The Hogan administration is pressing ahead with its bid to dredge old oyster shells from the largest remaining deposit in Maryland’s portion of the Chesapeake Bay — a move backed by watermen but widely opposed by conservationists and recreational anglers.
The state Department of the Environment has declared its support for the plan to mine 5 million bushels of shells from Man-O-War Shoals, near the mouth of the Patapsco River. The MDE issued a public notice Nov. 1 recommending that the state Board of Public Works grant the Department of Natural Resources a tidal wetlands license, which is needed to do the dredging.
The plan still needs federal approval, but if given the green light, DNR officials say the old shells would be used to replenish reefs in waters open to commercial harvest, help private oyster growers and restore reefs in sanctuary areas.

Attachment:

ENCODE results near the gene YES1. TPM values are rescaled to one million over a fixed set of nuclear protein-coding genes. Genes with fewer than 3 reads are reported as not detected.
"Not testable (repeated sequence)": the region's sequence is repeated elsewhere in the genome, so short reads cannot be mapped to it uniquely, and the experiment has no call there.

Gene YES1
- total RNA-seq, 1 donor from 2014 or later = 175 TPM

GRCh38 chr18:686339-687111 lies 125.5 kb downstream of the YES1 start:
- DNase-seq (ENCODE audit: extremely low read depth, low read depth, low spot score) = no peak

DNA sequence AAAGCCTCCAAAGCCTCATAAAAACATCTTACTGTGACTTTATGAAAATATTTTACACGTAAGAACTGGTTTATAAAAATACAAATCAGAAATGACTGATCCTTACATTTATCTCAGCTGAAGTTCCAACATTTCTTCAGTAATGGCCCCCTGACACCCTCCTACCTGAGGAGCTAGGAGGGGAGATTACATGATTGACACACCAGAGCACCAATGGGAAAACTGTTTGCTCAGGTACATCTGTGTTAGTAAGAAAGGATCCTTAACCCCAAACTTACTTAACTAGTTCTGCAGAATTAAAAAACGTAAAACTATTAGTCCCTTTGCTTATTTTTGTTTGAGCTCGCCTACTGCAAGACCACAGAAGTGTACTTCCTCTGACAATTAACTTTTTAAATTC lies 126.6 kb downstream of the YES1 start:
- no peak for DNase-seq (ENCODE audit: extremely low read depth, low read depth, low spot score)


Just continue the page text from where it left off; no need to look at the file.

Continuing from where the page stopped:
Man-O-War Shoals is an ancient reef rising from the Bay bottom near Baltimore, estimated to harbor up to 100 million bushels of shells in its 456-acre footprint. Though productive long ago, it has very few live oysters now, despite repeated efforts to reseed it.
Oyster shells are generally thought to be the best substrate, or hard surface, for attracting baby oyster spat and enabling them to grow. Watermen and DNR officials say the cache in Man-O-War is needed to help rebuild the Bay’s lost oyster habitat and sustain the traditional wild harvest.
But anglers say Man-O-War is one of the best fishing spots in the Upper Chesapeake for white perch and striped bass, and contend that dredging could ruin it. Conservationists also object to disrupting the rich underwater habitat, and point out that there are other materials that could be used to rebuild the Bay’s oyster habitat, which DNR estimates has declined by nearly 70 percent in the past 40 years alone.
Since the wild harvest plummeted decades ago, oyster shell has become expensive and difficult to obtain. With Maryland, Virginia and the federal government committed to large-scale restoration efforts, officials have been forced to try alternative sources, such as Florida fossil shell and, more recently, clam shells from New Jersey. Both have been used in large-scale restoration projects on the Eastern Shore, including Harris Creek, the Little Choptank River and Tred Avon River.